I made one 3 or 4 years ago ( right after I saw it on the net somewhere ) and after using it a few times it sat in the tool cabinet until I needed one of the dial indicators. The rest of it is still in there but it'll never get used again...
What was it about the tool that you didn't like?

Quote:
...I tram the 4 Bridgeports now with a single indicator and a 12 brake disc from a F250 Ford modified a bit. :-) I checked the thickness all the way around and couldn't see any change with a mic. It gives a larger span, especially in the Y axis, and is only a bit longer to do...
I know a lot of home shop guys use the brake rotor for tramming but I never liked the idea. While the rotor may be nearly perfect I can't help but think that there is "something" between the indicator and the table that introduces the possibility of an error. The reason they are popular is that with the brake rotor you can sweep the indicator over the face without the interruptions of the slots on the table. Convenient for sure but still more chance that there will be errors in your readings.

For the many years that I trammed my tables with only a single indicator I used a Starrett back-plunger indicator with a large (3/4" diameter) button on the back. You could set this up so the indicator would sweep around the table and the button would dip into each table slot but still give you a positive reading when it was touching the table itself. It also had the advantage of having the dial face up so it was easier to read whether at the front or the rear of the table. That said, a spindle square is still faster and easier.

In the end the test of "squareness" of spindle to table is best determined by making a couple passes on a part with a wide (3'-4") face mill or a flycutter. If there is no ridge where the two cuts overlap then you know your table is pretty damn square.

One other neat trick with a spindle square is setting the head to cut a particular angle other than 90 degrees to the table. Using a sine bar and gauge blocks you set the sine bar to the the precise angle you require--with gauge blocks you can get it very precise but I'm not going to go into that process here, there are lots of resources on line--then simply mount the spindle square in your mill and tilt the head till both indicators read zero. Your spindle is set to whatever angle you set the sine bar to...

Using a Sine Bar
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  #16  
Old 01-05-2019, 06:27 PM
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Well here is how far I got so far...
the mill drill is a pain in the ass to operate drill press would of been much faster but more sloppy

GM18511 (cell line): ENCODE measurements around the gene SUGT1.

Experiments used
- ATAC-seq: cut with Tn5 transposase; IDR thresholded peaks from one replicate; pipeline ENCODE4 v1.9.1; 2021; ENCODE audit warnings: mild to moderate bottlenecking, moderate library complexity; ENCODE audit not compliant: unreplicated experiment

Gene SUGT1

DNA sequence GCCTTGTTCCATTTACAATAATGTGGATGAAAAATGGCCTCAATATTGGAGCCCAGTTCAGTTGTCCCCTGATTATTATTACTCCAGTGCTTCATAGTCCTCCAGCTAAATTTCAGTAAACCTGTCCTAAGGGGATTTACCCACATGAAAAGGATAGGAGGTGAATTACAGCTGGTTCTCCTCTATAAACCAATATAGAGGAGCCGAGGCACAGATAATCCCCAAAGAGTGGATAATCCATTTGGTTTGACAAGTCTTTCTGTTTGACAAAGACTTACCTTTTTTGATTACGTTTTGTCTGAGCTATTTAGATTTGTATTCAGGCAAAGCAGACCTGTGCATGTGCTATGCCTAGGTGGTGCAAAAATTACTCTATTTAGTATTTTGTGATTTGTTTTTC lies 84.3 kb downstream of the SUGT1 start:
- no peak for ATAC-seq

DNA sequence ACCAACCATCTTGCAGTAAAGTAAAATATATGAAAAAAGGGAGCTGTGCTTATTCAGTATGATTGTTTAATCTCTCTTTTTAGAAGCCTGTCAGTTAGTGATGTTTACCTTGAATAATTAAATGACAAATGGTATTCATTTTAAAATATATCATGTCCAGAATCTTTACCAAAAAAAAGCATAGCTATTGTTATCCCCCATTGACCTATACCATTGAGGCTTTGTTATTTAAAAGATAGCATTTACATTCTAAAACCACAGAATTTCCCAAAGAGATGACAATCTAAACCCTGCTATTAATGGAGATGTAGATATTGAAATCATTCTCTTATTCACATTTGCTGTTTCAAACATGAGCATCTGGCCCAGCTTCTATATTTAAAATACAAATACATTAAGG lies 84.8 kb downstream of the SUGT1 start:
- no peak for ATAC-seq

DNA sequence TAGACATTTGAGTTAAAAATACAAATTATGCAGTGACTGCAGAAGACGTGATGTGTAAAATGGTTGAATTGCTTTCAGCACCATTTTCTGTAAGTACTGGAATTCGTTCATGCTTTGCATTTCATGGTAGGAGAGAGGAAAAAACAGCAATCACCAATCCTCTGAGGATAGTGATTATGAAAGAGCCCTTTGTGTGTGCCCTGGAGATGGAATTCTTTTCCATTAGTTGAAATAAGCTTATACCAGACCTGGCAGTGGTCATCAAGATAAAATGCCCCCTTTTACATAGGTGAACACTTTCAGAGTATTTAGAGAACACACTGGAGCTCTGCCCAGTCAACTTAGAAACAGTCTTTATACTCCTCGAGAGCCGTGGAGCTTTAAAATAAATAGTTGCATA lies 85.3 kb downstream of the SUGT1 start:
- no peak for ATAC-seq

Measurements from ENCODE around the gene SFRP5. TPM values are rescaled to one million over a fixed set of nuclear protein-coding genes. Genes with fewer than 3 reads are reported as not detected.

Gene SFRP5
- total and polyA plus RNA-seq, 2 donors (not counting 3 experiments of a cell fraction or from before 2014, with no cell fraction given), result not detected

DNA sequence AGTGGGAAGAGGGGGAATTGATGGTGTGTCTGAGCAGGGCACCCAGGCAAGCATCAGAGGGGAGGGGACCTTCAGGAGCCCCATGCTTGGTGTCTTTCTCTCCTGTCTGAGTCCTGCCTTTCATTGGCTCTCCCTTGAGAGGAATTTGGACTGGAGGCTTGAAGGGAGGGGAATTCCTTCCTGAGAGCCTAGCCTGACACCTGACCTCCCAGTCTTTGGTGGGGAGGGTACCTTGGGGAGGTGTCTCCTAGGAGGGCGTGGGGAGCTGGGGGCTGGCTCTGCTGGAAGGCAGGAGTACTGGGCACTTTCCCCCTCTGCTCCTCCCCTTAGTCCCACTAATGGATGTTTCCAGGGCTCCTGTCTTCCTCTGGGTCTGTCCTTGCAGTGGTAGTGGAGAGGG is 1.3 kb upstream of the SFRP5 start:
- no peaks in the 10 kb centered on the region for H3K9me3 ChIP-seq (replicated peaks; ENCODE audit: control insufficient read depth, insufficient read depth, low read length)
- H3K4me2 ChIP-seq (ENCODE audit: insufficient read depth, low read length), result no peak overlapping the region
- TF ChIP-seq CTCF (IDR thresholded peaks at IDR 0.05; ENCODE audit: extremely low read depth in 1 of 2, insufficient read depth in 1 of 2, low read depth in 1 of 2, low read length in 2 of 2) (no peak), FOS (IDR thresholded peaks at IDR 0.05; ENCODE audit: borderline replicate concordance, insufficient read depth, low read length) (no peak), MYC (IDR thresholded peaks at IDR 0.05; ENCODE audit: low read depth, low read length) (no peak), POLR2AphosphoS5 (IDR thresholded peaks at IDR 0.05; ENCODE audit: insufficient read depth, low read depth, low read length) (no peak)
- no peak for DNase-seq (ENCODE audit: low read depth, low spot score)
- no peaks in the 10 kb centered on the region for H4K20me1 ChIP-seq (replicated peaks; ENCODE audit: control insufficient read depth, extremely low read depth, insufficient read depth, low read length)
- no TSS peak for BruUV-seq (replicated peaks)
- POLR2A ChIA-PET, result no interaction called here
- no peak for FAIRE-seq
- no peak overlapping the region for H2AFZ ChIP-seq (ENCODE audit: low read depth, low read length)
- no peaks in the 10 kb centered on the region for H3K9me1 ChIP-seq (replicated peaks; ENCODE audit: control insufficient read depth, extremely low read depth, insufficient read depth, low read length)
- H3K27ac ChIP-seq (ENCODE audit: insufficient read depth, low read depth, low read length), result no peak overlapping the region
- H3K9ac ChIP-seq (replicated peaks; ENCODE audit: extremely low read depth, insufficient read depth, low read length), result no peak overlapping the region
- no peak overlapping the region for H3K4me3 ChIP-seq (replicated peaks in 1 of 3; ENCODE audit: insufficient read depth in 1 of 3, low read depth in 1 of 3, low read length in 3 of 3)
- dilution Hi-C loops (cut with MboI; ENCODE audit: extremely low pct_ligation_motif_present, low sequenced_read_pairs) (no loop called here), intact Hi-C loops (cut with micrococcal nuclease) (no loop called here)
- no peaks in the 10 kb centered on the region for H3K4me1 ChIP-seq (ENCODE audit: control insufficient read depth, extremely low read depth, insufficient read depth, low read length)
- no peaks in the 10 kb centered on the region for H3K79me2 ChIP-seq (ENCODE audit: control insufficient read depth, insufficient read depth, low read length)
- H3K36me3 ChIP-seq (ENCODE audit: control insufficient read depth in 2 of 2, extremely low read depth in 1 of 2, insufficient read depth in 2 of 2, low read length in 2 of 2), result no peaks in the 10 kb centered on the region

I have to cut the slots, turn the stim/arbor whatever its called and then tap the small holes and then clean it up some but so far so good
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  #17  
Old 01-06-2019, 01:03 AM
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Ok so its taking me a bit longer to get this thing made cause my turning tools are shit! either dull or chipped and I have not learned to grind my own to well just yet so have to use the HF turning tools that are not quite sharp so its slow going…. but so far so good here is what I have now and how far it is but have a few other things to do before they are finished and am still working on the first one...…
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  #18  
Old 01-06-2019, 07:28 AM
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Looking good so far. I thought about making one several years ago, and just have not done it yet. Need to add it to my todo list.


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  #19  
Old 01-06-2019, 09:56 AM
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Looks fine, Wolfy. Is the center pin a press fit, or held in by a screw?
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  #20  
Old 01-06-2019, 10:21 AM
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Six of one, half dozen of another. It all depends on what you are use to, when tramming the head.
I have used all three methods, listed here, to tram in the head on my mill.
The old single indicator sweep method, works but is slowest. The newer method with a modified brake rotor, quicker but more accurate, but more finicky, in my opinion.
Borrowed an Edge spindle square, liked it but too pricey at the time.
I have the materials to build a spindle square but have not done it yet, as I have not yet bought the reamer for this project.
I am using a long shoulder bolt for a plastic injection mold stripper plate, for the axle.